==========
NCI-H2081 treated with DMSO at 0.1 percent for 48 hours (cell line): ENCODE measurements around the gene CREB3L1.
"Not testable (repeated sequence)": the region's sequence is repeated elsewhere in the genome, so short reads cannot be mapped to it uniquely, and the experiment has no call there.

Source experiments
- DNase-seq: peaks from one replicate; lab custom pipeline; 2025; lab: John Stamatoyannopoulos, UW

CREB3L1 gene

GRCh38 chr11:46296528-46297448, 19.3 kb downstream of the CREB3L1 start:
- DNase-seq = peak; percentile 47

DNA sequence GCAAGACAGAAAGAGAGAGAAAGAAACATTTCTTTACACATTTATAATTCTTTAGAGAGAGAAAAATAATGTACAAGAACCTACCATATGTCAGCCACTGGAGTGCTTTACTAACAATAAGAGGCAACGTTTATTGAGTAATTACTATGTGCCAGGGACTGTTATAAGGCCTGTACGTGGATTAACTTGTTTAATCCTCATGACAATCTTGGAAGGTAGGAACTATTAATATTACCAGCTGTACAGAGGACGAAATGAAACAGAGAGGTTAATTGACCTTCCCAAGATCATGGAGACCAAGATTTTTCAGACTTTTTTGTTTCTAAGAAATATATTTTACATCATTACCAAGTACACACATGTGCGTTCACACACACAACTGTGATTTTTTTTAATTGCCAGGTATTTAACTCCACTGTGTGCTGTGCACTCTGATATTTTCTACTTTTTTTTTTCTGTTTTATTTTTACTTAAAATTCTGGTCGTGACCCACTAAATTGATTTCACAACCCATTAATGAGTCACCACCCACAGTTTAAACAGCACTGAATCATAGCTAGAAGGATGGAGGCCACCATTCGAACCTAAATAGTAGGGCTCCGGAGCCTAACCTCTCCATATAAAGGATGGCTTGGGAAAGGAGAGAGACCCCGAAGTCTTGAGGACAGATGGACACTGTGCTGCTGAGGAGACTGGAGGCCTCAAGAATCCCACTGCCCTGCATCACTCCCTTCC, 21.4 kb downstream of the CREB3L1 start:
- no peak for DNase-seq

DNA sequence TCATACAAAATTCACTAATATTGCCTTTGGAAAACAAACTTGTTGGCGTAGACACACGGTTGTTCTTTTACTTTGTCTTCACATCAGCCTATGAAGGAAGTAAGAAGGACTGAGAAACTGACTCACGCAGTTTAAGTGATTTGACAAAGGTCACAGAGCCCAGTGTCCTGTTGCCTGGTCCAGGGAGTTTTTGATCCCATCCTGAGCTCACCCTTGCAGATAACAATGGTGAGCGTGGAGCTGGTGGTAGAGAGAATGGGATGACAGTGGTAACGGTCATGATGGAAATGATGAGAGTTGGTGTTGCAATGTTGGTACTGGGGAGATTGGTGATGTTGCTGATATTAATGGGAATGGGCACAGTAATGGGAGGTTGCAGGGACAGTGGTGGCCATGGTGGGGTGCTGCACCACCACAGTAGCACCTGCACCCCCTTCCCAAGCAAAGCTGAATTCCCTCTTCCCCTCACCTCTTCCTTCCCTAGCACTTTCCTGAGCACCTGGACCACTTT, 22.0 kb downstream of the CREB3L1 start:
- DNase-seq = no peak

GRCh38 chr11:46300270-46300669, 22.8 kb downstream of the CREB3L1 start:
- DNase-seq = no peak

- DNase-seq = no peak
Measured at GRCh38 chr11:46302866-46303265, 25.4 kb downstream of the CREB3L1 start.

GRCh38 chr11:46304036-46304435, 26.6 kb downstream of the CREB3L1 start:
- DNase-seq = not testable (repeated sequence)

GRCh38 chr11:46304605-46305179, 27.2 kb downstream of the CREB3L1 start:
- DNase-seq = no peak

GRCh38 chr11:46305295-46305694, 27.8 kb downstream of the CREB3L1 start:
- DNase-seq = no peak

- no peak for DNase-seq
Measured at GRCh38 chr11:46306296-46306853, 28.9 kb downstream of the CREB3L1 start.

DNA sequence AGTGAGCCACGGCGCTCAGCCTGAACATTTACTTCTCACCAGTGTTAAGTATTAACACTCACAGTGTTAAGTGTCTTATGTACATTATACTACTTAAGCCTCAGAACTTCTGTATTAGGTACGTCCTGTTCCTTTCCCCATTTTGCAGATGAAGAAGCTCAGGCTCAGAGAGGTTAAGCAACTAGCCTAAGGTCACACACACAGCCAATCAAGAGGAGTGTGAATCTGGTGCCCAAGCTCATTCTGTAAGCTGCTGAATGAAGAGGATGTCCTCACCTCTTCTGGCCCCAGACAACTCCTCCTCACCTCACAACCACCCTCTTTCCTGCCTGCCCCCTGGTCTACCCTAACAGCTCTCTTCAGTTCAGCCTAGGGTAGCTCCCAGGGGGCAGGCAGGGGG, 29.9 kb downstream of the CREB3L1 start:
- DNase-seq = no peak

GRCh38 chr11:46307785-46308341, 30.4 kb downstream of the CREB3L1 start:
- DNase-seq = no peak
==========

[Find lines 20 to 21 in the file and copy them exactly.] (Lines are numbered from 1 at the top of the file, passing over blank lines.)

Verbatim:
GRCh38 chr11:46305295-46305694, 27.8 kb downstream of the CREB3L1 start:
- DNase-seq = no peak